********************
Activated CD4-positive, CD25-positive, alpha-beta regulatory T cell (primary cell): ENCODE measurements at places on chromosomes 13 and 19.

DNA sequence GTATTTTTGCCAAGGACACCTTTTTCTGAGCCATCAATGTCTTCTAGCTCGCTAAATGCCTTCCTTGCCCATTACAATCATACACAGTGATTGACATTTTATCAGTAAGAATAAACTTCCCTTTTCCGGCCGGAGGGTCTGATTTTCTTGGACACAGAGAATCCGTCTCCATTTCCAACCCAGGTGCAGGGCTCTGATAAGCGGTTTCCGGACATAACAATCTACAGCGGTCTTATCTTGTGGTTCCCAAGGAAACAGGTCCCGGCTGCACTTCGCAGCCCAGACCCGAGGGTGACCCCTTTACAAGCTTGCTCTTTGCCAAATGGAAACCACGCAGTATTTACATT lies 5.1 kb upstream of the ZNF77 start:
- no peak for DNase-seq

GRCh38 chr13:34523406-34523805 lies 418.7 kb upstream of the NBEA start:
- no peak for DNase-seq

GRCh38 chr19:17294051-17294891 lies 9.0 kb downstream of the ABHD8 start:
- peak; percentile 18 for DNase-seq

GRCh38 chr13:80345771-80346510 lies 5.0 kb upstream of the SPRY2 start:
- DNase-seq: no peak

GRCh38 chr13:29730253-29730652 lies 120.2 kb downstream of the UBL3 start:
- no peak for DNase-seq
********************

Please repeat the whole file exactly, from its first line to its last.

Activated CD4-positive, CD25-positive, alpha-beta regulatory T cell (primary cell): ENCODE measurements at places on chromosomes 13 and 19.

DNA sequence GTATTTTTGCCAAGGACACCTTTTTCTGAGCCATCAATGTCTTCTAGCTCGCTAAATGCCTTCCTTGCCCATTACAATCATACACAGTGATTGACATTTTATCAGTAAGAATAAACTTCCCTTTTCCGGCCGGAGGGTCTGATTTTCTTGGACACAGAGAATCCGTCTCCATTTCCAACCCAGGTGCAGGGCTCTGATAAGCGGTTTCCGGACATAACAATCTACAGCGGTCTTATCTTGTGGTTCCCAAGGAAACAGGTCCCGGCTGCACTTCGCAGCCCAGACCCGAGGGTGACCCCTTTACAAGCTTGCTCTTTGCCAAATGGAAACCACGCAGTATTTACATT lies 5.1 kb upstream of the ZNF77 start:
- no peak for DNase-seq

GRCh38 chr13:34523406-34523805 lies 418.7 kb upstream of the NBEA start:
- no peak for DNase-seq

GRCh38 chr19:17294051-17294891 lies 9.0 kb downstream of the ABHD8 start:
- peak; percentile 18 for DNase-seq

GRCh38 chr13:80345771-80346510 lies 5.0 kb upstream of the SPRY2 start:
- DNase-seq: no peak

GRCh38 chr13:29730253-29730652 lies 120.2 kb downstream of the UBL3 start:
- no peak for DNase-seq